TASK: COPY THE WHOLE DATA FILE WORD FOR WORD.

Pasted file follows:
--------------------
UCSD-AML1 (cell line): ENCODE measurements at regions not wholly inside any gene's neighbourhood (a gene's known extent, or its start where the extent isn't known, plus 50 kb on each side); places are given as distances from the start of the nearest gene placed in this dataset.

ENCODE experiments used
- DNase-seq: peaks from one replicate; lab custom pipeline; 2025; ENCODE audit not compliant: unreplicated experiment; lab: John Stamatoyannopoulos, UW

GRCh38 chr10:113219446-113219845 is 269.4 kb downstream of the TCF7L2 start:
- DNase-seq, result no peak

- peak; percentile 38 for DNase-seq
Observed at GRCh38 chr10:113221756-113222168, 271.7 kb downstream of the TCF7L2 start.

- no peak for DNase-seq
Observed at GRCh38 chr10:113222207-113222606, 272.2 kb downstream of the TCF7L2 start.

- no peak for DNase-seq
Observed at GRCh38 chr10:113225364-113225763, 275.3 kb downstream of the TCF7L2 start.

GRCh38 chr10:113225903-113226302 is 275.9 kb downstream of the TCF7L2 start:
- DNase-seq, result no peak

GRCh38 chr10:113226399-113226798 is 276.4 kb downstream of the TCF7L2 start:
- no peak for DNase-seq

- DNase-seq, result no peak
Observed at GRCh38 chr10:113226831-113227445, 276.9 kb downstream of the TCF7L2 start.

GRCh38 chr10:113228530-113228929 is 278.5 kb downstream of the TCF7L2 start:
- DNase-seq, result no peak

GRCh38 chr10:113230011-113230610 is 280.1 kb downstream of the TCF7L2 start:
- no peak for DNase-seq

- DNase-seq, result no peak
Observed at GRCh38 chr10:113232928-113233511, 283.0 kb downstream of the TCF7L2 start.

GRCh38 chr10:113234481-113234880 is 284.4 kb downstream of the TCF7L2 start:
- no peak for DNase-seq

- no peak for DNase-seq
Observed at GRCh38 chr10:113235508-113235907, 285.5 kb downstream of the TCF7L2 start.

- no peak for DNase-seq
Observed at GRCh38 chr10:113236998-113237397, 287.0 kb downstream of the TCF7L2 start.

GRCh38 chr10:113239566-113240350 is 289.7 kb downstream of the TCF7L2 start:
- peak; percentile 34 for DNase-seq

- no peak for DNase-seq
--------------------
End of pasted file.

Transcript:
UCSD-AML1 (cell line): ENCODE measurements at regions not wholly inside any gene's neighbourhood (a gene's known extent, or its start where the extent isn't known, plus 50 kb on each side); places are given as distances from the start of the nearest gene placed in this dataset.

ENCODE experiments used
- DNase-seq: peaks from one replicate; lab custom pipeline; 2025; ENCODE audit not compliant: unreplicated experiment; lab: John Stamatoyannopoulos, UW

GRCh38 chr10:113219446-113219845 is 269.4 kb downstream of the TCF7L2 start:
- DNase-seq, result no peak

- peak; percentile 38 for DNase-seq
Observed at GRCh38 chr10:113221756-113222168, 271.7 kb downstream of the TCF7L2 start.

- no peak for DNase-seq
Observed at GRCh38 chr10:113222207-113222606, 272.2 kb downstream of the TCF7L2 start.

- no peak for DNase-seq
Observed at GRCh38 chr10:113225364-113225763, 275.3 kb downstream of the TCF7L2 start.

GRCh38 chr10:113225903-113226302 is 275.9 kb downstream of the TCF7L2 start:
- DNase-seq, result no peak

GRCh38 chr10:113226399-113226798 is 276.4 kb downstream of the TCF7L2 start:
- no peak for DNase-seq

- DNase-seq, result no peak
Observed at GRCh38 chr10:113226831-113227445, 276.9 kb downstream of the TCF7L2 start.

GRCh38 chr10:113228530-113228929 is 278.5 kb downstream of the TCF7L2 start:
- DNase-seq, result no peak

GRCh38 chr10:113230011-113230610 is 280.1 kb downstream of the TCF7L2 start:
- no peak for DNase-seq

- DNase-seq, result no peak
Observed at GRCh38 chr10:113232928-113233511, 283.0 kb downstream of the TCF7L2 start.

GRCh38 chr10:113234481-113234880 is 284.4 kb downstream of the TCF7L2 start:
- no peak for DNase-seq

- no peak for DNase-seq
Observed at GRCh38 chr10:113235508-113235907, 285.5 kb downstream of the TCF7L2 start.

- no peak for DNase-seq
Observed at GRCh38 chr10:113236998-113237397, 287.0 kb downstream of the TCF7L2 start.

GRCh38 chr10:113239566-113240350 is 289.7 kb downstream of the TCF7L2 start:
- peak; percentile 34 for DNase-seq

- no peak for DNase-seq